2. I assume, I haven’t actually been able to get that far. No matter what I try Steam says I have a different account logged in. 

DNS May Be Hazardous to Your Health

November 29th, 2013

Just because DNS behaves one way doesnt mean it’s going to behave the same way after the 2nd Tuesday of the month

The stuff this guy has done with DNS is crazy, genius, and scary.

Programming in a nutshell 

November 25th, 2013

Braces should go on the next line. Braces should go on the same line. Use tabs to indent. But tabs are evil. You should use stored procedures, but actually you shouldn’t use them. You should always comment your code. But good code doesn’t need comments.

Clever Code with the Ternary Operator

November 11th, 2013

One of the things I find myself having to use on a semi-regular basis in C# is the null-coalescing operator. It lets you transform the following block into a single line:

if (obj != null)
    return obj;
    return someDefault;

The single line is as follows:

return obj ?? someDefault;

Today I learned that C has a similar operator with a GNU extension. An expression using the standard ternary operator (?:) such as this one:

x ? x : y

can be rewritten as:

x ?: y

with the expression x only evaluated once, not twice. Extrapolating from here, this means that one could do null-coalescing (or rather, nil coalescing) in Objective-C. The most useful place something like this would occur be in lazy-loaded values. For example, this code:

@implementation Foo
    Bar * _bar;

- (Bar *) bar
    if (_bar != nil)
        _bar = [[Bar alloc] init];
    return _bar;

can be rewritten as:

@implementation Foo
    Bar * _bar;

- (Bar *) bar
    return _bar ?: (_bar = [[Bar alloc] init]);

This significantly detracts from the readability, but it’s a cool hack of what’s possible. I do think, however, that it’s an example of what one can do, and not of what one should do.

iOS App Distribution and the Magical World of Code-Signing

October 27th, 2013

It’s a well-known fact that the only apps that Apple allows to run on iOS are the ones that it approves. Developers submit apps to the App Store, Apple gives it the shiny seal of approval, and only then can users run them. For some types of apps though, there’s a different method to getting an app to run. There are three ways you can run an app on an un-jailbroken device which doesn’t require them actually going through Apple. These are:

  1. Development: When developers are working on their app, they can make changes and run them either in the iOS Simulator, or directly on any development device. Unlike some other platforms, however, a device does not have to be purpose-built as a ‘development device.’ Rather, any device can become a development device in just a few easy (or convoluted) steps.

  2. Enterprise Distribution: Businesses who are part of the iOS Developer Enterprise Program can build in-house apps which are distributed to any iOS device inside the organisation. These do not have to go through the App Store.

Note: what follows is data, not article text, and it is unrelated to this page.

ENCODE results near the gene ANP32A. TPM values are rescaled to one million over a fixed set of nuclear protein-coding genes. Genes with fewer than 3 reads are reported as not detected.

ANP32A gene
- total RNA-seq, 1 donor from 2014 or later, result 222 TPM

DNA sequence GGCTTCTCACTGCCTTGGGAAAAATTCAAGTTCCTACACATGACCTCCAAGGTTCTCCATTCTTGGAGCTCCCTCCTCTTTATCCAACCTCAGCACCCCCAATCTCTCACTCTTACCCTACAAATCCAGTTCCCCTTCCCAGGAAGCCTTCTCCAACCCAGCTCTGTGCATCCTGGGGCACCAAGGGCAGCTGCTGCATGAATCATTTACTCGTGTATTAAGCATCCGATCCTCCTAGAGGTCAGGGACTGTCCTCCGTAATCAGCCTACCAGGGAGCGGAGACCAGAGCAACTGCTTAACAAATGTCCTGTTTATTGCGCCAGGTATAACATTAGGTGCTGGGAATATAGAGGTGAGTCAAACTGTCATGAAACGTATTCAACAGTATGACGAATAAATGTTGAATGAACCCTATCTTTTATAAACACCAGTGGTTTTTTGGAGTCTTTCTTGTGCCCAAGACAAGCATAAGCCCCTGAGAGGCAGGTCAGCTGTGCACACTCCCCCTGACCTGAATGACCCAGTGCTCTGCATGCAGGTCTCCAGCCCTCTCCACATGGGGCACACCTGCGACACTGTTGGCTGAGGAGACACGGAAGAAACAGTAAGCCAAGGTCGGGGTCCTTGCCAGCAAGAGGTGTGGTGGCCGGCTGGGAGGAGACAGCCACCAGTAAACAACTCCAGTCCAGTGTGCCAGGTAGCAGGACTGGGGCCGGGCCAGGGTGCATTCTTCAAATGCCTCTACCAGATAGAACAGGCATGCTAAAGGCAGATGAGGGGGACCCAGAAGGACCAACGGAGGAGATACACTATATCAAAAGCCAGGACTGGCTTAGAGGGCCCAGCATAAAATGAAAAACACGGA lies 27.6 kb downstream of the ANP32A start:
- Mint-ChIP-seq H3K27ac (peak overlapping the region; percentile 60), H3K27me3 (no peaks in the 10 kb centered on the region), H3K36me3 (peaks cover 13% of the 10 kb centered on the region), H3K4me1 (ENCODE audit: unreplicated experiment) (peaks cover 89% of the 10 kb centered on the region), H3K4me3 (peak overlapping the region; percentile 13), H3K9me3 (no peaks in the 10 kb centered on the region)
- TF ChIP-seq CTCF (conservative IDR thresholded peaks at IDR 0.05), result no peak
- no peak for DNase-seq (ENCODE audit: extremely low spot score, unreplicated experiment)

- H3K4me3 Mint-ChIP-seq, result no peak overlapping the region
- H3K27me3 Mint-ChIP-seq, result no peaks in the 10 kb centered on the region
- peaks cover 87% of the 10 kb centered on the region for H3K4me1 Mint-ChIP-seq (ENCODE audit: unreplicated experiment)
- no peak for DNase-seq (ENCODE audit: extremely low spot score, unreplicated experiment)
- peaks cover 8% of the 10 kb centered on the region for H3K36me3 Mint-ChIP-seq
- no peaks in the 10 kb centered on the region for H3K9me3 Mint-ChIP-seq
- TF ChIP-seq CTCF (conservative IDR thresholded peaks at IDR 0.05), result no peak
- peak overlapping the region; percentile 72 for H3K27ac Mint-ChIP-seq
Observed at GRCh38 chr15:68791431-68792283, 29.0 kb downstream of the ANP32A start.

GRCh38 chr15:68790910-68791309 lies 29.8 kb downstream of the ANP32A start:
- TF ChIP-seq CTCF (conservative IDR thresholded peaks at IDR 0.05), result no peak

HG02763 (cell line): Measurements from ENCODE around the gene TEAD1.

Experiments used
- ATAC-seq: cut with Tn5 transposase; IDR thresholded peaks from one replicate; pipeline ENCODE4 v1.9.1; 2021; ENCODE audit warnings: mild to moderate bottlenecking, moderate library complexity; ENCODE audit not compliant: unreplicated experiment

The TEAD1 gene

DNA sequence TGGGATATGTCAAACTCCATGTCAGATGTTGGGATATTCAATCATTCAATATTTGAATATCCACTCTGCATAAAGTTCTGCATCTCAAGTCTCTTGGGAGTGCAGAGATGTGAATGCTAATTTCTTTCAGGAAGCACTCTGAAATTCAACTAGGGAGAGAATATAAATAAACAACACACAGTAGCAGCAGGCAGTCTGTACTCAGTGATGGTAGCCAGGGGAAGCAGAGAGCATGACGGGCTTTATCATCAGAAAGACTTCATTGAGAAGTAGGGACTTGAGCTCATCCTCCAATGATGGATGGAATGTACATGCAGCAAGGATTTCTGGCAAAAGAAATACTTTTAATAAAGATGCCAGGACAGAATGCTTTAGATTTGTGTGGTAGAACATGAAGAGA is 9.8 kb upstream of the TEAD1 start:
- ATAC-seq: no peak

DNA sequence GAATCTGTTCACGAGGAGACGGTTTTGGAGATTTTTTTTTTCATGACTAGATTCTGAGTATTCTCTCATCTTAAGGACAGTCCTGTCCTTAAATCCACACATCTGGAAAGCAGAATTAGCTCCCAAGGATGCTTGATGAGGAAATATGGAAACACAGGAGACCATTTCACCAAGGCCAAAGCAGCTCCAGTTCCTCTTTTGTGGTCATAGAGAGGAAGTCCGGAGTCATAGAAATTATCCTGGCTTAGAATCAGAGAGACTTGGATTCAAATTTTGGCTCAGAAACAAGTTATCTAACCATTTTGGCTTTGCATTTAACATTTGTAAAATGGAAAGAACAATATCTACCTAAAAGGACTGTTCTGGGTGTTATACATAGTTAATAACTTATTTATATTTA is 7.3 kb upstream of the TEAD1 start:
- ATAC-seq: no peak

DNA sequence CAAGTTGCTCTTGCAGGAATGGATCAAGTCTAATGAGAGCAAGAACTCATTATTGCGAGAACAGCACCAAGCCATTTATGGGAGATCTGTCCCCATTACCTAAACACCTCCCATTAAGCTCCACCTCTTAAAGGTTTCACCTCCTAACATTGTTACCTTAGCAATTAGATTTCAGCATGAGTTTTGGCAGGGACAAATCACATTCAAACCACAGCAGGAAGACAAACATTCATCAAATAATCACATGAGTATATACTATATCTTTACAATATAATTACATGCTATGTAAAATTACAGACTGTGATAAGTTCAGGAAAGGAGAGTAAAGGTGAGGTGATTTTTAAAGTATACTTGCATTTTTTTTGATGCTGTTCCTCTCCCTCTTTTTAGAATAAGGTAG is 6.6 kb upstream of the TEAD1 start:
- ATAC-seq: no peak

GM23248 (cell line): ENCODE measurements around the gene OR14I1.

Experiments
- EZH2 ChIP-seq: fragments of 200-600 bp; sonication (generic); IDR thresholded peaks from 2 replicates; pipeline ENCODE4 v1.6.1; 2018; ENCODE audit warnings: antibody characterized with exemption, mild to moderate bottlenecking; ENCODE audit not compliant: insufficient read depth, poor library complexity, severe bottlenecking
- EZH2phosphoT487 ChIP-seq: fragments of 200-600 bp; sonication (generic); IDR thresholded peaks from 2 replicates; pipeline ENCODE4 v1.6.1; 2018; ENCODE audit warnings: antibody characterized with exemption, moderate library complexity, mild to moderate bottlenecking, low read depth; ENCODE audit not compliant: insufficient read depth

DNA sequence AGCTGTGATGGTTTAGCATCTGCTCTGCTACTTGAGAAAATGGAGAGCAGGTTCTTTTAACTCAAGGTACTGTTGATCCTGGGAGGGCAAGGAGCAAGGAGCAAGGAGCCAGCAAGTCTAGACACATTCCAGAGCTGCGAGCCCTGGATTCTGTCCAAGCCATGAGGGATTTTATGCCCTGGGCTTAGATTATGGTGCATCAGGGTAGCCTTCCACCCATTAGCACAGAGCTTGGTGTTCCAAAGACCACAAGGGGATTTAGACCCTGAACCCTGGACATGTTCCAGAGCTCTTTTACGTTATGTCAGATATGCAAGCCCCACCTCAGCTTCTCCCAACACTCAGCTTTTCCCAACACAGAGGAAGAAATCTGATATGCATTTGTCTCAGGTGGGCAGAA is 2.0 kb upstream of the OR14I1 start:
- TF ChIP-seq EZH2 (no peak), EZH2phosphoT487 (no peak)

3. Ad-Hoc Distribution: Most commonly used for beta testing, ad-hoc distribution allows developers to install builds on devices without going through Apple.

The Magic That Makes This Work

In cryptography, there are two main types of cryptography. (If there are others, I haven’t heard of them.)

Symmetric cryptography is probably what most people think of when they hear the words ‘Encrypt’ and ‘Decrypt’. With symmetric cryptography, you have a password that two parties know. Both parties use this key (password) to encrypt and decrypt the data. Anybody else with this key can encrypt and decrypt data exactly the same way.

Asymmetric cryptography is different. With asymmetric cryptography, there is not a single key, but a pair of keys. Data encrypted with one key can only be decrypted by the other matching key. If you encrypt data, but only hold one of the two keys, you then cannot decrypt the very data that you just encrypted.

Most commonly in applications of asymmetric cryptography, one key is designated the ‘public key’ and the other is designated the ‘private key’. As it’s name suggests, the public key is freely distributed to anyone who wants it. The private key is held near and dear by the owner, and nobody else can have it. This creates two situations:

  • Any data encrypted with the public key can only be decrypted by the holder of the private key
  • Any data that can be decrypted with the public key is guaranteed to have been encrypted by the holder of the private key.

By using these rules, one can encrypt some data with their private key and everybody else with the private key can trust that it came from the private key-holder. This is used in a technology known as Digital Signatures. By encrypting a file - or for efficiency’s sake, a hash of a file - with a private key, we can be certain that the file originated from the holder of the key.

All of this assumes that the encryption algorithm used hasn’t been broken and that two keypairs don’t collide.

So Back to iOS…

On iOS, all binaries must be signed in such a manner before they are run. For example, if I examine the code signature of Google Maps 1.0.0 using the codesign utility, I get the following result:

Executable=/Users/path/to/Google Maps
Format=bundle with Mach-O thin (armv7)
CodeDirectory v=20100 size=27304 flags=0x0(none) hashes=1357+5 location=embedded
Hash type=sha1 size=20
Signature size=3582
Authority=Apple iPhone OS Application Signing
Authority=Apple iPhone Certification Authority
Authority=Apple Root CA
Signed Time=12 Dec 2012 12:18:49 pm
Info.plist entries=36
Sealed Resources version=1 rules=5 files=713
Internal requirements count=2 size=668